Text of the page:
None of these anti-Islam activities justifies the horrors that the Islamic State has committed, nor have they caused those atrocities; Europe could be as welcoming as any could wish, and still the Islamic State would send fighters and recruit disaffected locals. But backlashes against Muslims who have no part in the Islamic State’s ideologies or actions make the situation much worse. Europe must avoid the trap that the Islamic State is setting by focusing its responses to the Paris attacks and other outrages against the perpetrators and their supporters.

Most urgently, however, Europe and the United States must accept the reality that protracted sectarian warfare in the Middle East is a clear and present danger to their safety and security at home. The wars in Syria and Iraq are mobilizing radicals from across the world. They are arenas in which terrorists can acquire the skills of warfare to bring directly into the West. Our complacency about those conflicts must end. We must also avoid the temptation to back dictators such as Syria’s Bashar al-Assad in hopes that they can defeat an enemy to which they have given rise and contain a conflict that they themselves have driven.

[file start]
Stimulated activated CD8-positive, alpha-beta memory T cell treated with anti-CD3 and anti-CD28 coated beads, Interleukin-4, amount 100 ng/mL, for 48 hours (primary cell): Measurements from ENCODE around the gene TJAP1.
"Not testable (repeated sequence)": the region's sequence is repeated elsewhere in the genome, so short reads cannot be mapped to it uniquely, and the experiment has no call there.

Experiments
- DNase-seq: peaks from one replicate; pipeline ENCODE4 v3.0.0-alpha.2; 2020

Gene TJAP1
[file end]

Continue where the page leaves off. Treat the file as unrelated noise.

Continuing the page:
The Paris attacks must become calls to action to end the wars that are tearing the Middle East apart and flooding the world with desperate refugees. They are yet more proof that we cannot live in peace at home while millions of people are engulfed in war.

Read more:

John McLaughlin: How the Islamic State could win

Rosa Brooks: It’s had some military success, but the Islamic State is no existential threat

Ebrahim Moosa: My madrassa classmate hated politics. Then he joined the Islamic State.

Anne Applebaum: Europe’s multi-layered hypocrisy on refugees

Martin Schulz: Don’t blame Europe for the refu­gee crisis